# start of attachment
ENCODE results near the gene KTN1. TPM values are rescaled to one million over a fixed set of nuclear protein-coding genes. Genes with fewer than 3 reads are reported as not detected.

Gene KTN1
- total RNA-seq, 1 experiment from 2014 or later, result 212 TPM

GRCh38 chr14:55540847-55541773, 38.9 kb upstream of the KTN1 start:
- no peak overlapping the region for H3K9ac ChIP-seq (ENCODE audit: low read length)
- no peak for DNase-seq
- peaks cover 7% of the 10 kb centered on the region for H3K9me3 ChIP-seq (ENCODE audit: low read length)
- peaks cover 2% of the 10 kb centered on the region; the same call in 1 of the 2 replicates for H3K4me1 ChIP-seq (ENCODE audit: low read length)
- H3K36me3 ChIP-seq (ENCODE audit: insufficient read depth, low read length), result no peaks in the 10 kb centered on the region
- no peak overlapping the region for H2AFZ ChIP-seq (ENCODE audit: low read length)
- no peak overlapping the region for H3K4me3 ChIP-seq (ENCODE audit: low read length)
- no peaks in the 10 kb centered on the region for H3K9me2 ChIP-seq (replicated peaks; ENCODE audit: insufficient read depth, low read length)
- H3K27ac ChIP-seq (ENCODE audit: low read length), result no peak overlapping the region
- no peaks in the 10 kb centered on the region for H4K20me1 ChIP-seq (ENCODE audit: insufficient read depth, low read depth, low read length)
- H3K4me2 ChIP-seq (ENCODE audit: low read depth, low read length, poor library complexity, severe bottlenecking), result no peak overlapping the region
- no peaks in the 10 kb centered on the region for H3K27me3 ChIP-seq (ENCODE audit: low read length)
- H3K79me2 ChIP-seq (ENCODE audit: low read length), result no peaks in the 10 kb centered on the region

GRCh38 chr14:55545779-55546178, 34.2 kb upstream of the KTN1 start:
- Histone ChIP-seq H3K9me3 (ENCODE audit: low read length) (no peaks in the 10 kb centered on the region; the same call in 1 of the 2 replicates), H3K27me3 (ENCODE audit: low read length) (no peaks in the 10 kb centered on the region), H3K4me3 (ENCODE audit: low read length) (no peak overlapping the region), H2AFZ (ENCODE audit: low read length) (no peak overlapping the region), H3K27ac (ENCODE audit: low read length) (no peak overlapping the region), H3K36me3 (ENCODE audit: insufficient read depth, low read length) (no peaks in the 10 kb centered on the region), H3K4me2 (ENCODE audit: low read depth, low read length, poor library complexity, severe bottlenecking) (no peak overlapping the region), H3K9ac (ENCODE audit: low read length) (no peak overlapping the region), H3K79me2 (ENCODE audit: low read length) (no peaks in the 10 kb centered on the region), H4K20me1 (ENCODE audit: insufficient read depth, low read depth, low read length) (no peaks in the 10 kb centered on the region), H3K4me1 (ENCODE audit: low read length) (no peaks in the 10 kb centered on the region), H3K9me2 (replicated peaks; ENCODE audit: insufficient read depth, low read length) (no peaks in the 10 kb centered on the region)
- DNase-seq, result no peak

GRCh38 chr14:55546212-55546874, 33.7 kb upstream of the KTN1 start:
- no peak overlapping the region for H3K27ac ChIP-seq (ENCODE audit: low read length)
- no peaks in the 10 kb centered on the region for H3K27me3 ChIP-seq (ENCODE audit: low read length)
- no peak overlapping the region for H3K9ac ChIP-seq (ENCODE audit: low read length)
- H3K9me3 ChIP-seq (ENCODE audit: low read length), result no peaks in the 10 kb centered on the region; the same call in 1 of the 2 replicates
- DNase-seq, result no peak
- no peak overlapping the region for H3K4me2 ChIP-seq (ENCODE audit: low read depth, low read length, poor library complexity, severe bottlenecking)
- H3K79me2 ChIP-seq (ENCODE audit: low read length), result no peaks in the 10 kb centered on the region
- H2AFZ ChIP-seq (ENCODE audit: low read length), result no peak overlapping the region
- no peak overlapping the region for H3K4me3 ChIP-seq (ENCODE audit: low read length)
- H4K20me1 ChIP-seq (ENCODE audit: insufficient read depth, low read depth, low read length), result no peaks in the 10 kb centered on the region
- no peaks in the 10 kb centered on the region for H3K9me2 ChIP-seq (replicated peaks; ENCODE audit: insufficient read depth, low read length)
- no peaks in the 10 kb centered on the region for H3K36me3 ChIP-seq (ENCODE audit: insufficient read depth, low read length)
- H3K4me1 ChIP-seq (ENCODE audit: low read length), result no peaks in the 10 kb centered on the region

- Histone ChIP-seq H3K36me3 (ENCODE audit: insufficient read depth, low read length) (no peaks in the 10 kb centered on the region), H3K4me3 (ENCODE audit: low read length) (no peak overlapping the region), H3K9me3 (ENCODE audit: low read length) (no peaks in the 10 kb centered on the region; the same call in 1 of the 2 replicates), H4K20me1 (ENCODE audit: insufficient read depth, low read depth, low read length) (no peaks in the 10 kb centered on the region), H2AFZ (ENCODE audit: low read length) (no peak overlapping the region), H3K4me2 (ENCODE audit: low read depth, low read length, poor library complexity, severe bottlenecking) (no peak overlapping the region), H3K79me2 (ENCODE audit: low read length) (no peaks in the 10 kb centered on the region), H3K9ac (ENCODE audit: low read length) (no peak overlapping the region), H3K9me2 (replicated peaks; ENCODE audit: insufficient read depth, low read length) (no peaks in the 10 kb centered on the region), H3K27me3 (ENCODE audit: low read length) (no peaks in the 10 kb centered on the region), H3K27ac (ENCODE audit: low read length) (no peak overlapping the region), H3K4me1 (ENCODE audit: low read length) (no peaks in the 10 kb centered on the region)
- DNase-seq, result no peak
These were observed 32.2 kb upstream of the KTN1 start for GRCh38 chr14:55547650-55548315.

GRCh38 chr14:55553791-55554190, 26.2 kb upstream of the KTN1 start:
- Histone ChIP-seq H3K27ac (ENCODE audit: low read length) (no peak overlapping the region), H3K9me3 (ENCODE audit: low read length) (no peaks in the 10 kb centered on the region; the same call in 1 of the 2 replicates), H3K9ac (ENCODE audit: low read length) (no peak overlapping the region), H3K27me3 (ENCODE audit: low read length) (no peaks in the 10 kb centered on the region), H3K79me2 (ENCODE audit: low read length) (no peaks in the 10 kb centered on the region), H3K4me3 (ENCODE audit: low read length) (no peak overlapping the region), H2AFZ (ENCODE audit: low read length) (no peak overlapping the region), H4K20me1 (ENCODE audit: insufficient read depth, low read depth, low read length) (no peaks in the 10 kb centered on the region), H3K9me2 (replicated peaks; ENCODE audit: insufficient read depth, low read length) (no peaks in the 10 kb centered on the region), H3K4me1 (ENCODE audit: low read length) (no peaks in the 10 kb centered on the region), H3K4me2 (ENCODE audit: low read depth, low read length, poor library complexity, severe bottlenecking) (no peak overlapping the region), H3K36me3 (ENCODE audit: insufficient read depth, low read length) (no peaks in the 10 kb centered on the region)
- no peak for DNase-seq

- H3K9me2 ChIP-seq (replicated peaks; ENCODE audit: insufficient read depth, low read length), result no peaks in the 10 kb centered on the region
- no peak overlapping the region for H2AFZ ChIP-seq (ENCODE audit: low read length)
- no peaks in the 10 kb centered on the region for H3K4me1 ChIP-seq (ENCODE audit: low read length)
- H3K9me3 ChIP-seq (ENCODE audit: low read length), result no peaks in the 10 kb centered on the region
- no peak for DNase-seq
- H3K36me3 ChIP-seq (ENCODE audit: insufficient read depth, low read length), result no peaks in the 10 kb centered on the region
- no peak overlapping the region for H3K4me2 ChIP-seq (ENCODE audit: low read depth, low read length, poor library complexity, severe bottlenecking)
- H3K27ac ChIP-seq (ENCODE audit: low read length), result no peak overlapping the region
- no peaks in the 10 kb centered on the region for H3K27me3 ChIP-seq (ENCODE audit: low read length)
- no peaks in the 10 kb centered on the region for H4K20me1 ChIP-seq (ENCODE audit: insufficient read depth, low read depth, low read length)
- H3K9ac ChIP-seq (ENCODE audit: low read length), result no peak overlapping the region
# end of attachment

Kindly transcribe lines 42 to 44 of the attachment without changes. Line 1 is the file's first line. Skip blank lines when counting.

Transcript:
- no peak overlapping the region for H2AFZ ChIP-seq (ENCODE audit: low read length)
- no peaks in the 10 kb centered on the region for H3K4me1 ChIP-seq (ENCODE audit: low read length)
- H3K9me3 ChIP-seq (ENCODE audit: low read length), result no peaks in the 10 kb centered on the region